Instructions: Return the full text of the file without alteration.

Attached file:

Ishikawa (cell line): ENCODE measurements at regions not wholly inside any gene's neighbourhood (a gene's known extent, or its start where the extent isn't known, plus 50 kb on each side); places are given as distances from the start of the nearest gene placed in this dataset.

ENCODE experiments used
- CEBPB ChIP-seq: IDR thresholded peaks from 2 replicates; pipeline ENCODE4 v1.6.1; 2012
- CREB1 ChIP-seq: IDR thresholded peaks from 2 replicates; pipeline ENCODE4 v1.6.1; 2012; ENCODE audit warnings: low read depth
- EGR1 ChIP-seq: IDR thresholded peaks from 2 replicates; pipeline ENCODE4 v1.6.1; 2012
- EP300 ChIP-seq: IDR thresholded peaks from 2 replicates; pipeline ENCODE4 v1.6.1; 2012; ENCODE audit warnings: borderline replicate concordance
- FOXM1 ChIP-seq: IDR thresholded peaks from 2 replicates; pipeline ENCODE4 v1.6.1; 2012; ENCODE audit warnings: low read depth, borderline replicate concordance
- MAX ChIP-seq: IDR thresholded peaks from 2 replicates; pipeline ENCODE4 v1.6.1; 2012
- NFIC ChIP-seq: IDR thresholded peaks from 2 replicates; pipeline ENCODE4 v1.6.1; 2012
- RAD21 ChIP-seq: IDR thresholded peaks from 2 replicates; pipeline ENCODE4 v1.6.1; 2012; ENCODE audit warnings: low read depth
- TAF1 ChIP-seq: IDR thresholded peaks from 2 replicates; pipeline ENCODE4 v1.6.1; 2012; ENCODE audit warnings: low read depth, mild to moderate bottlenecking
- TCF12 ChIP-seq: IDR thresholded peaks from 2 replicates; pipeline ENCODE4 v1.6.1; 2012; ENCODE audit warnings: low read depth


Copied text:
Ishikawa (cell line): ENCODE measurements at regions not wholly inside any gene's neighbourhood (a gene's known extent, or its start where the extent isn't known, plus 50 kb on each side); places are given as distances from the start of the nearest gene placed in this dataset.

ENCODE experiments used
- CEBPB ChIP-seq: IDR thresholded peaks from 2 replicates; pipeline ENCODE4 v1.6.1; 2012
- CREB1 ChIP-seq: IDR thresholded peaks from 2 replicates; pipeline ENCODE4 v1.6.1; 2012; ENCODE audit warnings: low read depth
- EGR1 ChIP-seq: IDR thresholded peaks from 2 replicates; pipeline ENCODE4 v1.6.1; 2012
- EP300 ChIP-seq: IDR thresholded peaks from 2 replicates; pipeline ENCODE4 v1.6.1; 2012; ENCODE audit warnings: borderline replicate concordance
- FOXM1 ChIP-seq: IDR thresholded peaks from 2 replicates; pipeline ENCODE4 v1.6.1; 2012; ENCODE audit warnings: low read depth, borderline replicate concordance
- MAX ChIP-seq: IDR thresholded peaks from 2 replicates; pipeline ENCODE4 v1.6.1; 2012
- NFIC ChIP-seq: IDR thresholded peaks from 2 replicates; pipeline ENCODE4 v1.6.1; 2012
- RAD21 ChIP-seq: IDR thresholded peaks from 2 replicates; pipeline ENCODE4 v1.6.1; 2012; ENCODE audit warnings: low read depth
- TAF1 ChIP-seq: IDR thresholded peaks from 2 replicates; pipeline ENCODE4 v1.6.1; 2012; ENCODE audit warnings: low read depth, mild to moderate bottlenecking
- TCF12 ChIP-seq: IDR thresholded peaks from 2 replicates; pipeline ENCODE4 v1.6.1; 2012; ENCODE audit warnings: low read depth